The variation of torsion with vergence and elevation

Vision Res. 1999 Nov;39(23):3934-50. doi: 10.1016/s0042-6989(99)00102-9.


Two recently developed kinematic models of human eye movements predict systematic departures from Listing's law which are associated with changes in vergence. This vergence-dependent torsion t is proportional to elevation e and vergence v, that is t = kev/2. The proposed value for k is either 1 (Van Rijn, L. J., & Van den Berg, A. V. (1993). Vision Research, 33, 691-708) or 1/2 (Minken, A. W. H., Gielen, C. C. A. M., & Van Gisbergen, J. A. M. (1995). Vision Research, 35, 93-102). One implication of both models is that an eye with a constant fixation direction should exhibit systematic torsional variation during movements of the other eye. This paper therefore examines the torsion produced by moving a fixation target inwards and outwards along the line-of-sight of the right eye at five different viewing elevations (0, +/- 15 and +/- 30 degrees). In a monocular analysis, each eye generally showed intorsion during convergence at positive elevation angles, whereas extorsion occurred at negative elevations; the opposite was true during divergence. However, the torsion response was visibly different between the five subjects, and depended on the direction of target motion. In a binocular analysis, cycloversion (mean of left and right eye torsion) varied dramatically both between subjects and between convergence and divergence; however, cyclovergence (torsional difference) was much less variable. Least-squares methods were used to estimate the constant k from monocular torsion, yielding values between 0.2 and 1.0; however, corresponding estimates based on cyclovergence were all close to 1/2. These findings support suggestions that a binocular control system couples the three-dimensional movements of the eyes, and that an existing model of monocular torsion should be generalised to the binocular case.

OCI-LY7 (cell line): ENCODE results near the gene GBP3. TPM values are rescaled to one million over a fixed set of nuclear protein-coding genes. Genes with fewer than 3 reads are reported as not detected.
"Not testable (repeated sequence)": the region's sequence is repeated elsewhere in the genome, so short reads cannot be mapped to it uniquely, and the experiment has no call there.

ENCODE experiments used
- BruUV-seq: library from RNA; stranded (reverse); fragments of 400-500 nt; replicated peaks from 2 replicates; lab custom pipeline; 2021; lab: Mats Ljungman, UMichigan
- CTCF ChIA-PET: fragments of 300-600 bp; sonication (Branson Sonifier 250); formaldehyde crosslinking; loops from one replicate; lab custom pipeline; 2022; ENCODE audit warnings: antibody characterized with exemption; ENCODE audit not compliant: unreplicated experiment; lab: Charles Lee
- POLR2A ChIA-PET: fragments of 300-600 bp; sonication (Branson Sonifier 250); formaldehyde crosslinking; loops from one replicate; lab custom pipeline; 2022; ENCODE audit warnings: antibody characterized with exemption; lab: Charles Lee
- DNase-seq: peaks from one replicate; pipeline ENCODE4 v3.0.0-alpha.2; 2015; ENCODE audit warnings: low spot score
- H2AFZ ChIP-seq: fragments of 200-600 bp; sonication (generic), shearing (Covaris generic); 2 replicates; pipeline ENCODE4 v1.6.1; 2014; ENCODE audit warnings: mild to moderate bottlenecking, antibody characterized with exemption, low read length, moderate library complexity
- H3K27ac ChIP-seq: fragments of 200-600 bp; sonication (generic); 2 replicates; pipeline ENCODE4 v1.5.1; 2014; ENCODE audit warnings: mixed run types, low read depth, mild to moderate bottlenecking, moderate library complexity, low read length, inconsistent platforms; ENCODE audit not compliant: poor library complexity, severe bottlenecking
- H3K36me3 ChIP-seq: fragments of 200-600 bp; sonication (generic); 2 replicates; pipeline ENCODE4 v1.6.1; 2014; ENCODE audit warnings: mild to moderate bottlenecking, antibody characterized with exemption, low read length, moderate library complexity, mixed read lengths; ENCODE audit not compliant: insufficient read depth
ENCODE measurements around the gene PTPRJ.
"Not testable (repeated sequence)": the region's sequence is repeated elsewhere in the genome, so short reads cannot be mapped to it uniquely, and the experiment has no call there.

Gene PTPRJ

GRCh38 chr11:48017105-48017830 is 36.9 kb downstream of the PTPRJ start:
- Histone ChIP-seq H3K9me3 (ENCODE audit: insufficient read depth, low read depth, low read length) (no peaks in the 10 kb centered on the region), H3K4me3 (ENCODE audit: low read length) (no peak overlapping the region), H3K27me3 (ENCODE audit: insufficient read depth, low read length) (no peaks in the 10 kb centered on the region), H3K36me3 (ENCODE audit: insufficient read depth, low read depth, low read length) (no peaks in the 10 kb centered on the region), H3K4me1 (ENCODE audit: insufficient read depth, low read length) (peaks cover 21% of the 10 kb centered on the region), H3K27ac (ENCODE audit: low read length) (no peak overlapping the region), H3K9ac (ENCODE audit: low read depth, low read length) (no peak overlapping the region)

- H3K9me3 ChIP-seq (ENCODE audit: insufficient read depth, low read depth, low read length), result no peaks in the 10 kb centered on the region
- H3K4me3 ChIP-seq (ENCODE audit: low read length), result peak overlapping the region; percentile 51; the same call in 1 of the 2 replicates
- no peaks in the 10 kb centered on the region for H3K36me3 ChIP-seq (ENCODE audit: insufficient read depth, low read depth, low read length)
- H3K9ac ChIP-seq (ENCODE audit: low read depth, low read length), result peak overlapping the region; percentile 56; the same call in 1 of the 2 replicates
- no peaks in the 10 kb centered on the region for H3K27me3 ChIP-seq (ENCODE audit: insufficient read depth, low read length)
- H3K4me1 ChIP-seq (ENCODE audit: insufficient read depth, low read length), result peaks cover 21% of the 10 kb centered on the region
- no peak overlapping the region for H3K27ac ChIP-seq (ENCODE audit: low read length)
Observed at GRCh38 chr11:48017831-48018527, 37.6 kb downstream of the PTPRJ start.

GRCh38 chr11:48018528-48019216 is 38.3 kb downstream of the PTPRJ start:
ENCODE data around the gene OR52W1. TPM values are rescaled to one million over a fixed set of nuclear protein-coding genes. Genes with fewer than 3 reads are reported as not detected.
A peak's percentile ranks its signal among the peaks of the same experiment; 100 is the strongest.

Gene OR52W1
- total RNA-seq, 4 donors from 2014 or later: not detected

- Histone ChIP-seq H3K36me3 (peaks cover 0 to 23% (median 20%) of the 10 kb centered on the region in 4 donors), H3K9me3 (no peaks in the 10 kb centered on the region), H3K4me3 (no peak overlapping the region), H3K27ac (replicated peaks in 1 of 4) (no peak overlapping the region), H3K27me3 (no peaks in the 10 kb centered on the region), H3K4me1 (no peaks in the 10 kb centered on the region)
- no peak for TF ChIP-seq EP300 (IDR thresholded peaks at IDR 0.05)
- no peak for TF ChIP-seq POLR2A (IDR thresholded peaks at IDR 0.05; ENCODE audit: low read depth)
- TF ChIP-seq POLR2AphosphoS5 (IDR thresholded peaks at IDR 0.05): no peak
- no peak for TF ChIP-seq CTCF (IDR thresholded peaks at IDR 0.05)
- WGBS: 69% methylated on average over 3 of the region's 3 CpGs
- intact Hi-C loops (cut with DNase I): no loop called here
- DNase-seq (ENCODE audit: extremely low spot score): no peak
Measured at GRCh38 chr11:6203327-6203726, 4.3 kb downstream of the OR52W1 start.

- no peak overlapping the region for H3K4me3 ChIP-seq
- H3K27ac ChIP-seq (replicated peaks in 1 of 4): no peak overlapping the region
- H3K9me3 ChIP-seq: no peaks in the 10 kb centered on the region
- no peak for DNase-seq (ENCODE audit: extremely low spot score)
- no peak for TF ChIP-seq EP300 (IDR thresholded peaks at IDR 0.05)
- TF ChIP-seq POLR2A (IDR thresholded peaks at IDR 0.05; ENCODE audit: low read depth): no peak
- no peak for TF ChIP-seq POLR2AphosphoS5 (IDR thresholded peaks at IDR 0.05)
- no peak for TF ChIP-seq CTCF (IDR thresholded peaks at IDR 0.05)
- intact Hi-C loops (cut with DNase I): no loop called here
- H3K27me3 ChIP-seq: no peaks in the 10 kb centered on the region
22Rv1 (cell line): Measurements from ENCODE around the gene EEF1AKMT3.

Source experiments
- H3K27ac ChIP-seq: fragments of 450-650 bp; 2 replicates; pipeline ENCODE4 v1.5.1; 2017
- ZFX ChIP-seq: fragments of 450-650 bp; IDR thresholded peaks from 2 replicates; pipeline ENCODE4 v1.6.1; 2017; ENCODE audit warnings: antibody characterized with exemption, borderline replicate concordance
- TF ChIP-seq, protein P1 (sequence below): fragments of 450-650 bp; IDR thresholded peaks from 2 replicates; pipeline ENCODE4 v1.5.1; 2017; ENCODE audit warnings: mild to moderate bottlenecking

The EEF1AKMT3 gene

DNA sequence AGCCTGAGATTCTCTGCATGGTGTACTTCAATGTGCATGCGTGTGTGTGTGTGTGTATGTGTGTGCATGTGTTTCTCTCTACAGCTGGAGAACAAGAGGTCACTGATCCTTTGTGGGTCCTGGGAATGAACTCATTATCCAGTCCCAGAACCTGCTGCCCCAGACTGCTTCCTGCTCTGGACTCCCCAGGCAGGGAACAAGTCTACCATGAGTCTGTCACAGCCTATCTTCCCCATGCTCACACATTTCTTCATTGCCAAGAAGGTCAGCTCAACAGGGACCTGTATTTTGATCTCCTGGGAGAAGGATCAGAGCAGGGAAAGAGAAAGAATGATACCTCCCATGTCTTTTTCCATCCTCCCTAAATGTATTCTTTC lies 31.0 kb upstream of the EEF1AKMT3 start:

MeSH terms

  • Convergence, Ocular / physiology*
  • Eye Movements / physiology*
  • Fixation, Ocular / physiology
  • Humans
  • Vision, Binocular / physiology
  • Vision, Monocular / physiology